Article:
But when Sergeant Coleman came and checked in with me, I got a real education. Sergeant Coleman came up in a Jeep and he says, "Sergeant Coleman reporting for duty, sir. And I met a man that was probably the finest man I've ever met because he saw the situation right away. After a day or two when he got control of the company, he called me in and say me down and he gave me instructions on how to be a company commander. Which is just simply this: "I know how to deal with these people and you don't. I don't want you to touch one of my soldiers. Every time you meet one of my soldiers, you salute. Captain, you are saluted in that uniform, I will require him to salute you He is saluting your uniform. You represent the United States of America, and you salute him. And when the soldiers are disrespectful or are insubordinate, you come and tell me. I'll take care of them. And so, I want your authority as a Company Commander, I want you to back me up."

And we remain soldiers all through that war. We went from there to Boston, to England across the canal, up over France and Germany. We were in Munich. Germany when the war ended. There are six companies in a battalion, and my company had the most outstanding record of service, so I'm elected to go to the Southwest Pacific. That man took us to the Southwest Pacific, the Panama Canal, the Solomons, New Guinea, and from the Philippine Islands. We had to go ashore, Sergeant Coleman required me to black out my face and everything so I couldn't be identified as we went ashore. We lost one man and a couple wounded on that invasion. And then to Manila, and out to Novaliches.

We were training to be the third wave on an assault on Japan when the war was over. Our training stopped about 11:30 in the morning because it was hot in the afternoon. I'm in a tent, laying there, and I can remember the perspiration gathered. And up pulls a Jeep, and out gets a Second Lieutenant and comes and hands a slip to me that the war is over. MacArthur required officers to have a driver, not Eisenhower. But anyway, the war's over. I got that slip, and I just laid there and thought oh no. So we had dinner, and I then told Sergeant Coleman this, he says, "Captain, get out of here. Just leave, don't come back until tomorrow." Sergeant Coleman announced to the troops that the war was over. When this happened in Munich, there was more shooting and firing and celebration as you can imagine. There were at least six soldiers that thought the world was better if I wasn't there. Sergeant Coleman took us through the Southwest Pacific and then I became the Port Commander for debarkation in Manila, and then my company went from overseas to San Francisco, and I came back to Evelyn. [0:13:00]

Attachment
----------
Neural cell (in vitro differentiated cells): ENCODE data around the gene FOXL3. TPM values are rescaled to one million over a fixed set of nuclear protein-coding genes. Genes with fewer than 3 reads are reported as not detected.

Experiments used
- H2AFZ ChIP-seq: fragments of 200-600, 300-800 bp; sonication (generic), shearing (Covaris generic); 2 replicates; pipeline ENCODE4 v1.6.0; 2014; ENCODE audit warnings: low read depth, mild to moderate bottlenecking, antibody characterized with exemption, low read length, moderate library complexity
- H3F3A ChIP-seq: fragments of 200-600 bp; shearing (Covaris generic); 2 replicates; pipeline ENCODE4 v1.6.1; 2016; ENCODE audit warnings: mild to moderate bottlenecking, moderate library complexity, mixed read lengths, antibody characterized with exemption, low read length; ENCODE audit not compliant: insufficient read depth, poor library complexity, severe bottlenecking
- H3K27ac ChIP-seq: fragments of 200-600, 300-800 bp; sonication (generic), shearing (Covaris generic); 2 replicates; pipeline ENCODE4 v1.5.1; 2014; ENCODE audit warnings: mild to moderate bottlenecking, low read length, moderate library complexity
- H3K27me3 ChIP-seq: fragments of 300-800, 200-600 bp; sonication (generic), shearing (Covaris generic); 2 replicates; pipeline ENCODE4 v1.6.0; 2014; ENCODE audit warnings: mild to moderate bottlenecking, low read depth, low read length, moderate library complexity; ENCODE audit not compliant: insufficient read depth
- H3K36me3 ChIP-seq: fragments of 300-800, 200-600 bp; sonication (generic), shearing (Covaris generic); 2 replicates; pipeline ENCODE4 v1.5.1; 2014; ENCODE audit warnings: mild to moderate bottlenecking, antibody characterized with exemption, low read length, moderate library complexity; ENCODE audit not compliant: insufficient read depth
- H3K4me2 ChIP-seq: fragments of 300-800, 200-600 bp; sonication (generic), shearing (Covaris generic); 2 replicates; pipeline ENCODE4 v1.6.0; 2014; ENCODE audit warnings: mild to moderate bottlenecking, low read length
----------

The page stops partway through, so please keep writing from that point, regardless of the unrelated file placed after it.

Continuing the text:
MD: Now, where was she during the period that you were overseas?

AL: She went back to college, and graduated in 1946.

MD: Oh okay, at Oregon State?

AL: Yes, at Oregon State.

MD: So, family. When did this start?

AL: Family started right there when we got a little car. She still was driving the same car. The first night was in Crescent City, California. And I had then been promoted to a major and had an assignment in the San Francisco. I'm out of common labor. I've got past my opportunity in Alaska has faded away in the war. I'm there. The second day going up the Oregon Coast, I have a lady that says to me, "Andy, that's fine that you have an appointment to be a major, I don't want to be in the army anymore. I want to live in the northwest, I want to have a house someday with neighbors and come flowers and a garden, and I'd like to have children. And we will have enough." So okay, that started it, but I need a job. So we go up to Evelyn's folks, 37 miles north of here. And we are together, just like a shadow, I mean on everything. One day we're up on the farm and I say, "Evelyn, I want to go back to the campus and just walk around there and just get that feeling again. Those were some of the most beautiful and meaningful days of my life. I just want to go back there. I will go to Professor Dimick and see if there are any job opportunities." So I went back to campus and talked to Professor Dimick, and when you think about moments in your life, I walked across that campus, out of that building and towards the Home Ec, started across the campus, and in that stretch, that's the reason I'm sitting here. Frank Ballard came walking down there, and we met Frank there. What prompted me to leave just at that moment so I would manage to meet this man? And I said, "Hi President Ballard." He looked up and says, "Well, Andy. My gosh." Let's go to the MU and have a cup of coffee. The man offered me five jobs. He offered me a job in five different counties. I selected Wallowa County. We go up to Wallowa County, and I got an extension. Can I make it? Can I pull this and get credibility? Well I did. I loved it. I loved the people, the force of the program. Later, I found out I got the job. I was approved by the other administration because Evelyn was an outstanding forest club girl. And Harry Seymour, who was chairman of the Forest Club Department, he said Evelyn can teach him a lot about forest club work, which she did. One of the days, I came back and I got chosen to be Junior First Citizen. Credibility, hot dog.